What if compliance training didn’t have to be boring? Joining us on this episode is Andrew Rawson, the Chief Learning Officer for Traliant, a compliance training company. Today we’re talking about the future of compliance training: how to make it truly effective, useful, and even fun.
The importance of training
The last couple of years have seen the intersection of two seismic forces that have created tremendous demand for quality training. The first was the #MeToo movement, which has brought up the whole topic of compliance training around sexual harassment — so much so that it’s become a need to have instead of a nice to have, even in states where it isn’t required. The second was a change in regulations in different states across the country, now requiring more than 10 million people to be trained.
Effective compliance training
There is a difference between teaching people about the law and teaching them what to do. At Traliant, they wanted to train people how to behave. What do you do when you’re faced with a particular situation? That should be the focus.
The training is also intentionally more modern: well-designed interfaces, interactive videos, professional actors, point systems, getting senior management to record training segments for their peers — all of which help make learning more engaging.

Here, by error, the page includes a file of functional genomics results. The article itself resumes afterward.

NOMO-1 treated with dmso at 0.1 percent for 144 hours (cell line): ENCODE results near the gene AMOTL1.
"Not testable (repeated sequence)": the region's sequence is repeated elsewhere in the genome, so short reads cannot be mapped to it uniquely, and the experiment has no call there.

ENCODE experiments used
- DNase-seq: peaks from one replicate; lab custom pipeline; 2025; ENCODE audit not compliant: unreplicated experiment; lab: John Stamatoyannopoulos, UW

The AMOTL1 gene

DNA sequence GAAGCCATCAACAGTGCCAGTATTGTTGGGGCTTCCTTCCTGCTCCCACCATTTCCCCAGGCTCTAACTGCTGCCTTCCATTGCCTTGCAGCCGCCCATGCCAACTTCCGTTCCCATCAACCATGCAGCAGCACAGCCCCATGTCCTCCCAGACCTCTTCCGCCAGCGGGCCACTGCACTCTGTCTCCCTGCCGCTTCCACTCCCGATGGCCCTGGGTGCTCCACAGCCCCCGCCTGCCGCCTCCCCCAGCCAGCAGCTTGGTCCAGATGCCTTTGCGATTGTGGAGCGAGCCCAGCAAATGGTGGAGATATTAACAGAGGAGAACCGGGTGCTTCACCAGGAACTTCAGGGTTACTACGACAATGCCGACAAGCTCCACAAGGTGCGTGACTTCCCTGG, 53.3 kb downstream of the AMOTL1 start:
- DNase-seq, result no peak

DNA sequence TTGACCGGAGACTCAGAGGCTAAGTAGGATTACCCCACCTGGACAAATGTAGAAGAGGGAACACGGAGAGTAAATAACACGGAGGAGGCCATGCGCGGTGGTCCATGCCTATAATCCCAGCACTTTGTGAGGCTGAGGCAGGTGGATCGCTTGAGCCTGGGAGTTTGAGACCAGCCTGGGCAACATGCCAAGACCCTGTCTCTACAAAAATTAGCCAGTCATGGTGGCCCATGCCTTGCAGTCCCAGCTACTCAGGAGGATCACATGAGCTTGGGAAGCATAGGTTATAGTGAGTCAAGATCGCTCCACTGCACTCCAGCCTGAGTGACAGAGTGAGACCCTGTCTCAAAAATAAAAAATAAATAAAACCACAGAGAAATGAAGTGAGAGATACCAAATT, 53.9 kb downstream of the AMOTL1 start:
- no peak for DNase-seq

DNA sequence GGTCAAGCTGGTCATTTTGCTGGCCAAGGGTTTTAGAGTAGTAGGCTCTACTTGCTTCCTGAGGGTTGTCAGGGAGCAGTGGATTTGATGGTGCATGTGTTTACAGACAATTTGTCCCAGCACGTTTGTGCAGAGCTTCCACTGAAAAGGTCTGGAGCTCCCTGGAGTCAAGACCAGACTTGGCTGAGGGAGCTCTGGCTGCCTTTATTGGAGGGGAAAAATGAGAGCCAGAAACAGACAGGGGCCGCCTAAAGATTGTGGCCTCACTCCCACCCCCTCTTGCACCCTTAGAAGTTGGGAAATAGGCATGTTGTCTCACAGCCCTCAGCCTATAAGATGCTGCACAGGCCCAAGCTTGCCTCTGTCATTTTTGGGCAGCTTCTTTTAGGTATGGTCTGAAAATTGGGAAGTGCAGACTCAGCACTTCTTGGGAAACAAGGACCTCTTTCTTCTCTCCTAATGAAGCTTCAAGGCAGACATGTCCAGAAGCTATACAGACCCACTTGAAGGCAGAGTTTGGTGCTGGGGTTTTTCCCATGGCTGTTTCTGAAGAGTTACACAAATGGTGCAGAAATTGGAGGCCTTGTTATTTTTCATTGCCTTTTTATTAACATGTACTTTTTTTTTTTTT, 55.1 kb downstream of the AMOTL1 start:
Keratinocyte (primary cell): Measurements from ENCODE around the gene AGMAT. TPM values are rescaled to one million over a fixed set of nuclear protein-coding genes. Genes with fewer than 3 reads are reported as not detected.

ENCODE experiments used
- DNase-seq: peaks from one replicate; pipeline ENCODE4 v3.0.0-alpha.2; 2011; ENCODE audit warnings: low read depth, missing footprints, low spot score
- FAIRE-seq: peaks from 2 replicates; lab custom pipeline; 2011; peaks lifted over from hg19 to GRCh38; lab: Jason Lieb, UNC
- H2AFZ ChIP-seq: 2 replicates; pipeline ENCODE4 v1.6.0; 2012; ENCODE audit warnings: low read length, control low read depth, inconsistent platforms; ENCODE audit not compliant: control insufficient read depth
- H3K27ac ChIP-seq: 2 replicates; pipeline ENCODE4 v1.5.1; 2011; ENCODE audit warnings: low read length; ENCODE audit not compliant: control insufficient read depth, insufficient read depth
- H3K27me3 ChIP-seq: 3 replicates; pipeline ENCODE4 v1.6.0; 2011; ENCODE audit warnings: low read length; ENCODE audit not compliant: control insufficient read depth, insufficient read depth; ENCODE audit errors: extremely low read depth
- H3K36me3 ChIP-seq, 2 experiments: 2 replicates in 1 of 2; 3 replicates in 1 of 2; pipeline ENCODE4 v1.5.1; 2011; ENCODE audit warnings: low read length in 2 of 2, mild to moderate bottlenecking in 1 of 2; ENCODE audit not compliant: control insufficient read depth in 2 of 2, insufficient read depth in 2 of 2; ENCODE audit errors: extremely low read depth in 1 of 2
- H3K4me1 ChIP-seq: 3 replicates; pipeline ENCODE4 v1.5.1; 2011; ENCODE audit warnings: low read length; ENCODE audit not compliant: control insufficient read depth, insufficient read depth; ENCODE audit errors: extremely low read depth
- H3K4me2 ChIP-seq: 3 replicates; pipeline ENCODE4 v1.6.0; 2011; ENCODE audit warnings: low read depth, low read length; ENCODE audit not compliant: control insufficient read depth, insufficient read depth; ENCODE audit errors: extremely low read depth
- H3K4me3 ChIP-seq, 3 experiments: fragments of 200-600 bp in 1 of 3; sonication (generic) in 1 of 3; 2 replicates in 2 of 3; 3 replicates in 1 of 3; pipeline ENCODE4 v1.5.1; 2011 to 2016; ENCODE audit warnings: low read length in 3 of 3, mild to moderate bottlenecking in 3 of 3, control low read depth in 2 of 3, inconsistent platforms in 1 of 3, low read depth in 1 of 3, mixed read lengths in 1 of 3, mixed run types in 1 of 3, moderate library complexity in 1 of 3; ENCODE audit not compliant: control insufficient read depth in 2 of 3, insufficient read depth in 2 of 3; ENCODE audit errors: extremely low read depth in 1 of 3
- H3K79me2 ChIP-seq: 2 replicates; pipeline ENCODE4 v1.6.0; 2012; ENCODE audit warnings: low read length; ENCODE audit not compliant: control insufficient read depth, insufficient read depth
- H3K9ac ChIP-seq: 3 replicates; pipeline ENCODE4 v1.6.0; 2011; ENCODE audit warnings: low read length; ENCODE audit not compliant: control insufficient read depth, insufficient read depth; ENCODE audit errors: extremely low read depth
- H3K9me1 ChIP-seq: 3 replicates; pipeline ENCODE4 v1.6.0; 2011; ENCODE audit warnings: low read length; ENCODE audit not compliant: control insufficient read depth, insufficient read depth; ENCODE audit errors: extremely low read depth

An important part of making training effective is making sure that people are encouraged to speak up, and that when they do, they’ll be protected. You might not be able to stop bad actors, but you can encourage witnesses to point out the behavior.
Moving away from check-the-box training
Much of compliance training is very check-the-box: a once-a-year thing that companies do to get it over with. But that’s not an effective approach. Traliant has gone from doing one-and-done sessions to creating a more holistic training approach. Examples are 15-20 minute courses for managers involved in investigations and two-minute training videos on dating in the workplace that they call “sparks” — because they’re meant to spark conversations.
- The Equal Employment Opportunity Commission (EEOC) is keeping workplace harassment training front and center, remaining one of its top priorities.
- Harassment training continues to evolve, and we’re seeing a shift from helping companies avoid liability to helping people behave properly.
- Training is highly state-driven, given their different requirements. So Traliant has built a platform where people can access the training relevant to them, instead of a one-size-fits-all course.
- There is a focus on building respectful, inclusive work cultures that embrace compliance training not because they have to, but because they want to.